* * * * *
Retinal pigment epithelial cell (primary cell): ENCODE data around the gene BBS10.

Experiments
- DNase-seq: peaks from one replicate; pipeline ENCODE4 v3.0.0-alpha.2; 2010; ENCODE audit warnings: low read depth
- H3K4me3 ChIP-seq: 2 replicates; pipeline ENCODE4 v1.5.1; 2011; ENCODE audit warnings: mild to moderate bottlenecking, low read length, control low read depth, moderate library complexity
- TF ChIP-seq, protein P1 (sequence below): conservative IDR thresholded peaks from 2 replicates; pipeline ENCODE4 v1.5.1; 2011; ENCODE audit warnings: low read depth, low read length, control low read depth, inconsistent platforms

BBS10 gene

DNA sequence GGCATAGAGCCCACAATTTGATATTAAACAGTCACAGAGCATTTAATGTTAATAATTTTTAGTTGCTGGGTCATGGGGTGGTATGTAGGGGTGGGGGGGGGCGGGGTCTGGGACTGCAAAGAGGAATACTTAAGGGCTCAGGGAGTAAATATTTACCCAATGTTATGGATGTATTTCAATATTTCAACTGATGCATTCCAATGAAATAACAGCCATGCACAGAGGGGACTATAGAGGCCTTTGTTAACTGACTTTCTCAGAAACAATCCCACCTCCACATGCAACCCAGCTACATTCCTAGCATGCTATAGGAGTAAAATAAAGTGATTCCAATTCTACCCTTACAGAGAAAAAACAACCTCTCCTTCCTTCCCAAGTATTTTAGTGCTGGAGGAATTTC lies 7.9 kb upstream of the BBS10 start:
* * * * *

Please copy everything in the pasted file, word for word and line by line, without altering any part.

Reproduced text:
Retinal pigment epithelial cell (primary cell): ENCODE data around the gene BBS10.

Experiments
- DNase-seq: peaks from one replicate; pipeline ENCODE4 v3.0.0-alpha.2; 2010; ENCODE audit warnings: low read depth
- H3K4me3 ChIP-seq: 2 replicates; pipeline ENCODE4 v1.5.1; 2011; ENCODE audit warnings: mild to moderate bottlenecking, low read length, control low read depth, moderate library complexity
- TF ChIP-seq, protein P1 (sequence below): conservative IDR thresholded peaks from 2 replicates; pipeline ENCODE4 v1.5.1; 2011; ENCODE audit warnings: low read depth, low read length, control low read depth, inconsistent platforms

BBS10 gene

DNA sequence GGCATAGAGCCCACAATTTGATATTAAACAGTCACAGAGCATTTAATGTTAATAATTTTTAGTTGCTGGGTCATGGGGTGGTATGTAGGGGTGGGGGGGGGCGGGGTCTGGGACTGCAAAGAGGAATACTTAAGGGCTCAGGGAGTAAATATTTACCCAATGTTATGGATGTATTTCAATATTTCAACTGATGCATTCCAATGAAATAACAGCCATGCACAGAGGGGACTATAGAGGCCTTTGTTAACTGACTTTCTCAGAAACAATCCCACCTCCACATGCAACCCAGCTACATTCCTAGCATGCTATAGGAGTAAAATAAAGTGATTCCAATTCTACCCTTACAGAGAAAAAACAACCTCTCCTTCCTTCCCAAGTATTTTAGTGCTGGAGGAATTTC lies 7.9 kb upstream of the BBS10 start: